Percutaneous Aortic Valve Implantation: An Effective Way to Cure Aortic Valve Stenosis
Percutaneous aortic valve implantation is the process wherein a thickened aortic valve is replaced with a new valve since it can’t open fully and reduces the blood flow from the heart to the body. Although the treatment is safe, there might be some possibilities of facing a few risks associated with aortic valve replacement.
The onset of the Covid-19 pandemic has forced people to opt for the remotely working lifestyle that has limited their physical exercises and accelerated their consumption of unhealthy food items. This lethargic lifestyle is not only affecting human health but is also inducing a series of depression and anxiety among people, making it harder for them to stay motivated at such unprecedented times. Reportedly, these issues also affect our cardiovascular system and heart valves by thickening them, thus reducing the blood flow from our heart to the body. During such critical emergencies, various operations like percutaneous aortic valve implantation are performed to restore the blood flow and diminish the signs of aortic valve stenosis (narrowing of the valve) like fainting, shortness of breath, fatigue, and chest pain.
As per a comprehensive report published by Research Dive, the global percutaneous aortic valve implantation market is expected to generate a revenue of $13,454.6 million and grow at a stable CAGR of 13.9% during the 2021-2028 forecast timeframe.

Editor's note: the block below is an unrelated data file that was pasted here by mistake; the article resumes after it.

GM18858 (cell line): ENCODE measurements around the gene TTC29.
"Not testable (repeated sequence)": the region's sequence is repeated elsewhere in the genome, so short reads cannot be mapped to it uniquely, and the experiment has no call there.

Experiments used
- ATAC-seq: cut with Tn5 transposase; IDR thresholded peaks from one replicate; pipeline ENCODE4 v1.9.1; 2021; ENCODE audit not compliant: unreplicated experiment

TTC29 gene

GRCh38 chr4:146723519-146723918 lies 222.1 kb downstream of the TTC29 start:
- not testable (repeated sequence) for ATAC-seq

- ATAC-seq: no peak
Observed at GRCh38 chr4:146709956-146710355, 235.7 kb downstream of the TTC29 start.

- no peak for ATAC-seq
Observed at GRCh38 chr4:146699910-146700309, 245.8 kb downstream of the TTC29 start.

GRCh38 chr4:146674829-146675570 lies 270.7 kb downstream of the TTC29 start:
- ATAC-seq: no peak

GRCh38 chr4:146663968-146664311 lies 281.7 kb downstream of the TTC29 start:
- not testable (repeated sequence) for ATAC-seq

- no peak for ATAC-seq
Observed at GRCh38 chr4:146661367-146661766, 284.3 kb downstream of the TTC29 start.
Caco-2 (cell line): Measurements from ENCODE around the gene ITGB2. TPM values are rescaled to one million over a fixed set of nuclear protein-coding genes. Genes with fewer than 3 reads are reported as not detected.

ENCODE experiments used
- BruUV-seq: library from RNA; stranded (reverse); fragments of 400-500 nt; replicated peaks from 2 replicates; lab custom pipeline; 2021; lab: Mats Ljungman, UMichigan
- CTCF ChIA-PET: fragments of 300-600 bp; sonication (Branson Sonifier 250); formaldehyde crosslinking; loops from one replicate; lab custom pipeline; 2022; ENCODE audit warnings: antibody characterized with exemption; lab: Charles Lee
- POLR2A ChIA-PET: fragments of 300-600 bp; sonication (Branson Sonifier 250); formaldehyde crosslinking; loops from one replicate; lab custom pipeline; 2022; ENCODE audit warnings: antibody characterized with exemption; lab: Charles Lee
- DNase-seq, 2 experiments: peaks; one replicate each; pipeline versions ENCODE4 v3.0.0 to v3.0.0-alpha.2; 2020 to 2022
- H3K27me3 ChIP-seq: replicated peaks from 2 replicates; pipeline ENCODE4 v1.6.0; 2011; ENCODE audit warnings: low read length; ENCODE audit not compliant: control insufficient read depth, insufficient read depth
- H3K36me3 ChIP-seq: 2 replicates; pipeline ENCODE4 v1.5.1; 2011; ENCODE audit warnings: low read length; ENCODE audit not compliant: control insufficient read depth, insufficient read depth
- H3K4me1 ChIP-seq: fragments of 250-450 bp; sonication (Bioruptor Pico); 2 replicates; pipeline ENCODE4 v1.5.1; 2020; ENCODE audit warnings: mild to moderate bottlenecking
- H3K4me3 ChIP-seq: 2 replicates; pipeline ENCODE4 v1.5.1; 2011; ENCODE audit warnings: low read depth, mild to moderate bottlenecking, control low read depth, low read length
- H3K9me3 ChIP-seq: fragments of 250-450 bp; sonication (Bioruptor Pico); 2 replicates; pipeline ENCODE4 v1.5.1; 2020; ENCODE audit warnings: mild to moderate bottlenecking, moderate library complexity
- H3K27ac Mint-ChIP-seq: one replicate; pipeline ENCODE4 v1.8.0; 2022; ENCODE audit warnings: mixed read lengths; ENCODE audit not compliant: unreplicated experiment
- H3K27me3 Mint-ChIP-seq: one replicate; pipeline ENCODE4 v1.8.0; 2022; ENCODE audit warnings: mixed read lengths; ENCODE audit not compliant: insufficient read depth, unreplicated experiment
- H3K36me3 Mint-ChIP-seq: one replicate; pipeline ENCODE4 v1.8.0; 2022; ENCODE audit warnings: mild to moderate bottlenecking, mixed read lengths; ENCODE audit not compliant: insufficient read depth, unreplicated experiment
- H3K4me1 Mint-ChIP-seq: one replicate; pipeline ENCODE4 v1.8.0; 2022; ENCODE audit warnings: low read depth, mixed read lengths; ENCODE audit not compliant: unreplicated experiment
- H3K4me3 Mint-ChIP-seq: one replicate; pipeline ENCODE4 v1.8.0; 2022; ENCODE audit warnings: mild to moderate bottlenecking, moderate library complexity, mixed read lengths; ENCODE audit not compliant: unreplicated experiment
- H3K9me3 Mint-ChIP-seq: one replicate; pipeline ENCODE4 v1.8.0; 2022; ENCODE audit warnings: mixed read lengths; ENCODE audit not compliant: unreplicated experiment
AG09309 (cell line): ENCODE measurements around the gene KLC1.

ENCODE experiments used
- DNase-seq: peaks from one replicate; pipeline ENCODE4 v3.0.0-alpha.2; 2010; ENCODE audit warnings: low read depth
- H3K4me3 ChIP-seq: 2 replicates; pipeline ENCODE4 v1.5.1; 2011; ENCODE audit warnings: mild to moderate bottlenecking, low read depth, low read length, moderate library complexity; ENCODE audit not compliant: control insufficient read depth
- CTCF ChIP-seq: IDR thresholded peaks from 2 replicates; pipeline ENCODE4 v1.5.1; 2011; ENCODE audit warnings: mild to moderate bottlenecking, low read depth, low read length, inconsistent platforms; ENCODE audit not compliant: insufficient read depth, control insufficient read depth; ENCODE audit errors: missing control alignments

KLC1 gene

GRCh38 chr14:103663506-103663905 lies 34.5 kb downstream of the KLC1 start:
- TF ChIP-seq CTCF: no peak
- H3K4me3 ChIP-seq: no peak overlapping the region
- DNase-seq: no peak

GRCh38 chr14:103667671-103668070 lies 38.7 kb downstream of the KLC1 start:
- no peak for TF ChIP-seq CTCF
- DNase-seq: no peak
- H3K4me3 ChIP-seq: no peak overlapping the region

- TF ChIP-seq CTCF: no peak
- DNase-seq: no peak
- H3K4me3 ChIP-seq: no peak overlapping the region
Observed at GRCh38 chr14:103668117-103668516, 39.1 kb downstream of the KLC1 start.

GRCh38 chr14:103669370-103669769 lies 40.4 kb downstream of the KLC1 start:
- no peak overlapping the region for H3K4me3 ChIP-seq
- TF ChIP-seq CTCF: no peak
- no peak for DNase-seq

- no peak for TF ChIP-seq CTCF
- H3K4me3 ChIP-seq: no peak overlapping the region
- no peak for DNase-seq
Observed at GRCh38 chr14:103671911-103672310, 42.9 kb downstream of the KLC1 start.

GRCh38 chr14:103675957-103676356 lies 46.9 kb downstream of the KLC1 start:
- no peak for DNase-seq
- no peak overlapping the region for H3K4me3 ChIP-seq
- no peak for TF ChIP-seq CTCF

What is Percutaneous Aortic Valve Implantation?
Percutaneous aortic valve implantation is the replacement process of the thickened aortic valve that can’t fully open or suffers from aortic valve stenosis. This process is also called percutaneous aortic valve replacement (PAVR), transcatheter aortic valve replacement (TAVR), and transcatheter aortic valve implantation (TAVI), and affects the cardiovascular system of the body through arteries, veins, and lymph. Since the aortic valve is located between the left ventricle and the body’s main aorta, aortic valve stenosis might reduce the blood flow from our heart to the body. Performing the percutaneous aortic valve replacements procedure can effectively restore the blood flow and diminish the signs of aortic valve stenosis like fatigue, fainting, shortness of breath, and chest pain.
What Types of Valves Are Used in PAVI?
Currently, only two types of valves namely the CoreValve Revalving System from Medtronic Inc. and the Edwards SAPIEN System from Edwards Lifesciences Corporation are approved by the U.S. Food and Drug Administration (FDA) for the percutaneous aortic valve implantation procedure. Both these valves are recognized and have proved their efficacy in the recent results of the PARTNER and CoreValve US Pivotal trials.
What are the Risks of PAVI?
Although valve replacement surgery is safe, some complications associated with the treatment might occur. Here are a few risks of percutaneous aortic valve implantation:
- Damage to the blood vessels
- Blood clots that might cause a stroke, heart attack, or serious lung problems
- Infection in the new valve in case of aortic valve replacement
- Breathing issues
- Bad reaction to anesthetics
- Valve failure in case of aortic valve replacement
- Abnormal heart rhythms
People with aortic valve issues should look for a suitable treatment as soon as possible since valve stenosis reduces the blood flow from the heart to the rest of the body. Percutaneous aortic valve replacement surgeries not only restore the blood flow but also reduces other signs like difficulty in breathing, fainting, chest pain, etc. Although the procedure is very much safe, there might be some possibilities of facing a few risks associated with valve replacement.
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